1. s
                            sweethooch RE: topeater May 4, 2012 10:39 AM

                            Chicken and leek shepherd's pie: saute leeks, onion, and garlic until nicely browned and well on their way to melted. I usually toss in some dry sherry and/or a little stock (or Better than Bouillon and a little water) at the beginning and let it cook down, so that you aren't in danger of burning throughout the whole time, but just at the end for browning. Add chunked raw chicken (thighs are tastiest) and cook through, also sliced mushrooms if you want. You want a thick stew consistency when it's done. While that's going on, boil and mash some potatoes. Put the stew in a casserole dish and top with the mashed potatoes, bake until heated through and bubbly, broiling as needed for color on the potatoes.

                            1. melpy RE: topeater May 4, 2012 10:56 AM

                              Caramelized leek flatbread
                              There are a bunch of sausage and leek pasta dishes online.

                              1. l
                                LisaPA RE: topeater May 9, 2012 11:38 AM

                                Ignore the recipes that say "white and light green parts only". You can eat the darker green parts, too - they just take a bit longer to cook.

                                1. Savour RE: topeater May 9, 2012 12:01 PM

                                  Leeks vinaigrette is classic. I also love Waterzooi de Poulet (a Belgian chicken stew thickened with egg yolks and cooked in a base of leeks and carrots).

                                  1. d
                                    DougRisk RE: topeater May 9, 2012 12:09 PM

                                    Flamiche (Leeks in Pastry)
                                    Ejjeh b'Kerrateh (Leek and Egg Fritters) which has Egg, Leek, Allspice and Cinnamon
                                    "Savory Egg Pudding" from Chow.com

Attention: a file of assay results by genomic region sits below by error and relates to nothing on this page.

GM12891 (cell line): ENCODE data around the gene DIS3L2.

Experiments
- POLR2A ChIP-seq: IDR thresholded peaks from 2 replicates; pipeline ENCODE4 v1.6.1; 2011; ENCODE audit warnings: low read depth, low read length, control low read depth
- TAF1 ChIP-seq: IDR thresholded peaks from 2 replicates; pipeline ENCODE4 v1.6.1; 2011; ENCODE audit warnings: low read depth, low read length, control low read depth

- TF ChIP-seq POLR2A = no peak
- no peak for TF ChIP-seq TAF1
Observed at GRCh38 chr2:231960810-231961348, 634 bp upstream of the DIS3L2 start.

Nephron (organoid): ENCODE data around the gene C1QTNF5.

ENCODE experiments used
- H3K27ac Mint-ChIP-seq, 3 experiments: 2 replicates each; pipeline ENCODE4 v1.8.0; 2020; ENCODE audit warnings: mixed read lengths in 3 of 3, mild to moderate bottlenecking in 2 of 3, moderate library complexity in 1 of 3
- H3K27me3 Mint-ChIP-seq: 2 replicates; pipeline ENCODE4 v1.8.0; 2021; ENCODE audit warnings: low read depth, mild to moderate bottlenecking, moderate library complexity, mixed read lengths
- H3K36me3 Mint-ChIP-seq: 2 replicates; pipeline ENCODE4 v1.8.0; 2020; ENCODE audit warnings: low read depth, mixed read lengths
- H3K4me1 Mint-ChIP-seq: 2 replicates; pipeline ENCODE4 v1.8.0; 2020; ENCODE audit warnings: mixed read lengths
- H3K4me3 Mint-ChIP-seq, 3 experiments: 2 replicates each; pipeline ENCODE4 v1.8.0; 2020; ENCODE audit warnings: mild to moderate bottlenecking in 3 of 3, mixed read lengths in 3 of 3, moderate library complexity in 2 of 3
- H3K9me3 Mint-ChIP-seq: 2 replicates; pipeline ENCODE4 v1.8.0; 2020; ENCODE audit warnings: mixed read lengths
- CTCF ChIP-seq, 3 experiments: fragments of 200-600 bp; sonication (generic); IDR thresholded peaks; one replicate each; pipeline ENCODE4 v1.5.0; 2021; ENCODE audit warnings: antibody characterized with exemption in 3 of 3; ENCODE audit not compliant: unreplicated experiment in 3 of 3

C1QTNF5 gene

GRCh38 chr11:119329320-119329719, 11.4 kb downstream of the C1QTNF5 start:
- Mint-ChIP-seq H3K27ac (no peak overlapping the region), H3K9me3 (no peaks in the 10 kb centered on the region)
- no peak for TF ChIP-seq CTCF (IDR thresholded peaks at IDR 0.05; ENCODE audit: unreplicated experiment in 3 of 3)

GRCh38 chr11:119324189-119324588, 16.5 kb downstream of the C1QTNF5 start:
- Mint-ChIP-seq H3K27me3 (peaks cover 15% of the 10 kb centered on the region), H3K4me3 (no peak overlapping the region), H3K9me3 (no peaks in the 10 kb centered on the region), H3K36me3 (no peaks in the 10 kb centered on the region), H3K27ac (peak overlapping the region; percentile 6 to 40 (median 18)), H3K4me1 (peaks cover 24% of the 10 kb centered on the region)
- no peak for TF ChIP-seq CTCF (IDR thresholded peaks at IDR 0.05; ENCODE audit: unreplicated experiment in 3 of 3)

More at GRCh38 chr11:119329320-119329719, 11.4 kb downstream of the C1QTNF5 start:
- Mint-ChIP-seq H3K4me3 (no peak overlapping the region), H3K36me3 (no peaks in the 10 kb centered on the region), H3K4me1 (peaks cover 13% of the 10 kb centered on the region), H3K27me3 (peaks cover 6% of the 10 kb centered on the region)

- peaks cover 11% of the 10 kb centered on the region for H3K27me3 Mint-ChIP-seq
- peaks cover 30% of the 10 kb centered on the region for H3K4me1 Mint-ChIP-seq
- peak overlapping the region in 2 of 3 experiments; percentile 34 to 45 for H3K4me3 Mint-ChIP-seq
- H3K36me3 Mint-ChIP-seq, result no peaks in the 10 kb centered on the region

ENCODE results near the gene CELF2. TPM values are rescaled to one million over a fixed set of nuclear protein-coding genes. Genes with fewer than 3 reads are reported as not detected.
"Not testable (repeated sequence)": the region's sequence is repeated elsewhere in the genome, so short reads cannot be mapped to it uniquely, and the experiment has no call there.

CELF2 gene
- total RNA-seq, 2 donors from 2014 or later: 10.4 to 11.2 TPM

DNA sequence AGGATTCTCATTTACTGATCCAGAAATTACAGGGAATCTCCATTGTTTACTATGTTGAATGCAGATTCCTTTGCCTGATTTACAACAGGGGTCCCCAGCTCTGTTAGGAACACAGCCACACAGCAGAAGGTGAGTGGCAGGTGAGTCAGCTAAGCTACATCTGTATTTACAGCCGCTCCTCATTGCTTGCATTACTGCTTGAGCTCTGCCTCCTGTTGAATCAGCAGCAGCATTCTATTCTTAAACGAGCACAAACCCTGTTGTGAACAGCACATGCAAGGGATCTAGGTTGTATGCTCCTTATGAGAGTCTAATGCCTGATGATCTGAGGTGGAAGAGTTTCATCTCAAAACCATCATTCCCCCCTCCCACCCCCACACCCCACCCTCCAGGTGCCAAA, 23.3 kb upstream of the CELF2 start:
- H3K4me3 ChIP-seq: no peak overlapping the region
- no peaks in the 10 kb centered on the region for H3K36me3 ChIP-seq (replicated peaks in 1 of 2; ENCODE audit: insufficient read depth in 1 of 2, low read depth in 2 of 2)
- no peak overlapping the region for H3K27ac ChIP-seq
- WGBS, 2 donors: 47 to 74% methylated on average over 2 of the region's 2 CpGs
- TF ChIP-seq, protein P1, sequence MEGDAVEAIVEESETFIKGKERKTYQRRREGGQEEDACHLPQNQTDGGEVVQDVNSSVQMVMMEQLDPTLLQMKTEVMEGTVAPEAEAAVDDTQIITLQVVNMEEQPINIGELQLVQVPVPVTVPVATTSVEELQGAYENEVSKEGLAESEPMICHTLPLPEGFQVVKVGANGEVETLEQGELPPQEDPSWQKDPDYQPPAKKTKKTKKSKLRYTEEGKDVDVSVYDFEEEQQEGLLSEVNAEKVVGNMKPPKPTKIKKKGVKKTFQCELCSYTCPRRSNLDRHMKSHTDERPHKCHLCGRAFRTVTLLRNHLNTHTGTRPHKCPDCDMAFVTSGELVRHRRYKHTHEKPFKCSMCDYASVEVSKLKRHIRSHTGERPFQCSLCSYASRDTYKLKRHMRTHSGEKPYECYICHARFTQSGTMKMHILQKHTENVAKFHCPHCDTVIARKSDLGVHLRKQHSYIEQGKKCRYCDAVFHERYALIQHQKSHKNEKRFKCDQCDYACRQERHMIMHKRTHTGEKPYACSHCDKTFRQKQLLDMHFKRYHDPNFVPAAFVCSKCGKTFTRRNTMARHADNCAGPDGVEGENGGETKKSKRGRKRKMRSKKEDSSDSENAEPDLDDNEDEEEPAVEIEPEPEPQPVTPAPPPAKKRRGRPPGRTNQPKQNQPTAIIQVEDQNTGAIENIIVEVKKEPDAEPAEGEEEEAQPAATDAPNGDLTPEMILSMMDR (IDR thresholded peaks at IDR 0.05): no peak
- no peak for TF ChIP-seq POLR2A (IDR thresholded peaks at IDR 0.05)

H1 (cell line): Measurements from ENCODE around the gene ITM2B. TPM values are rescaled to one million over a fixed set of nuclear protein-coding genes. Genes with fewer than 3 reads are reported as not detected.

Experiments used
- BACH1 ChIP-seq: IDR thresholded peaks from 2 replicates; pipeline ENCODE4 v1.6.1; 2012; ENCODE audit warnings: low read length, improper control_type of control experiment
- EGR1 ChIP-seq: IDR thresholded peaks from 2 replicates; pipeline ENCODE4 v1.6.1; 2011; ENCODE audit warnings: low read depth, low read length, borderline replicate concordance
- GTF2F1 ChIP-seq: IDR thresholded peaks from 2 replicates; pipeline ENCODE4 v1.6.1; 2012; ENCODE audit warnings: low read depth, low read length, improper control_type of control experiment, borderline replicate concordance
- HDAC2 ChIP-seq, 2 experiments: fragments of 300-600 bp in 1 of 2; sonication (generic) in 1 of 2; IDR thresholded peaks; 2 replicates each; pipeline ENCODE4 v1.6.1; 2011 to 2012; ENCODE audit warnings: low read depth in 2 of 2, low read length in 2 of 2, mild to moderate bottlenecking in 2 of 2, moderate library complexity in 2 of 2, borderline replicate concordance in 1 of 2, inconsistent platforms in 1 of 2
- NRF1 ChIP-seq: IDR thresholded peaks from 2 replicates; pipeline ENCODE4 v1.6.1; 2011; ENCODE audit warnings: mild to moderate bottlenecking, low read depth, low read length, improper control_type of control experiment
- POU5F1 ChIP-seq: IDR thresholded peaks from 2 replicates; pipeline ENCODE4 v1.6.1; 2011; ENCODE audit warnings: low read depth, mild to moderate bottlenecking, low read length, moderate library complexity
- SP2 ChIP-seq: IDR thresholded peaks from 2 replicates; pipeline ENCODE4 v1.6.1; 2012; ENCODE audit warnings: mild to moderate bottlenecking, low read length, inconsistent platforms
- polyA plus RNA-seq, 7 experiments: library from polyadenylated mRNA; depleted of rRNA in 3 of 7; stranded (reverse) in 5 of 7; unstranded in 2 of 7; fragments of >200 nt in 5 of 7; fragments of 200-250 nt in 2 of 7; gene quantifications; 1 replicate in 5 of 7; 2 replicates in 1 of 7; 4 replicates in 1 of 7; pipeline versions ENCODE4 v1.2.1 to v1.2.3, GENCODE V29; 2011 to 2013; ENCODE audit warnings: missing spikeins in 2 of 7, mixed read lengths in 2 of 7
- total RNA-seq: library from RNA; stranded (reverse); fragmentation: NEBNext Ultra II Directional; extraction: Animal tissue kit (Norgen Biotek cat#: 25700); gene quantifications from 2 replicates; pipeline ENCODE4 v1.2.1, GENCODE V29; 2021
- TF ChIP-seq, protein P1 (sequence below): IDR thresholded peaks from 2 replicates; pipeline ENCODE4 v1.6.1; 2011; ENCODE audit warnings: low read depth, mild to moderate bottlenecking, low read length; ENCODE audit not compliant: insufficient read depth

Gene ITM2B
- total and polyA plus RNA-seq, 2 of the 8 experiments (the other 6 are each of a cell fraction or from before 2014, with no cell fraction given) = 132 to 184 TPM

Sweated Leeks with Hollandaise

                                    1. biondanonima RE: topeater May 9, 2012 12:25 PM

                                      Aushak: http://chowhound.chow.com/topics/358934

                                      I make a delicious leek and sweet potato hash. I also love them simply sauteed in butter until practically melted, or stirfried into any asian dish. They are great in gratins and casseroles too - layer sauteed leeks with potatoes in a gratin, or with butternut squash.

                                      1. Tom P RE: topeater May 9, 2012 02:16 PM

                                        This is one of the best recipes ever... seriously... you can make the full recipe or just make the braised leek portion:

                                        http://smittenkitchen.com/2009/02/dev...

                                        1 Reply
                                        1. re: Tom P
                                          t
                                          tonifi RE: Tom P May 9, 2012 02:44 PM

                                          LOVE leeks. I second the leek bread pudding...try with a combo of sauteed onions, leeks & fennel. Braised in chicken stock, creamed with just a bit of nutmeg added in at the end. I used to make a version of spanikopita with leeks instead of spinach, braised and mixed with a bit of bechamel before layering with the filo and cheeses. I need to make that again, it was a fantastic side dish with broiled fish or chicken.

                                        2. g
                                          gembellina RE: topeater May 9, 2012 03:10 PM

                                          Thinly sliced, sauteed with garlic, then mixed with cream and chives and served with roast chicken.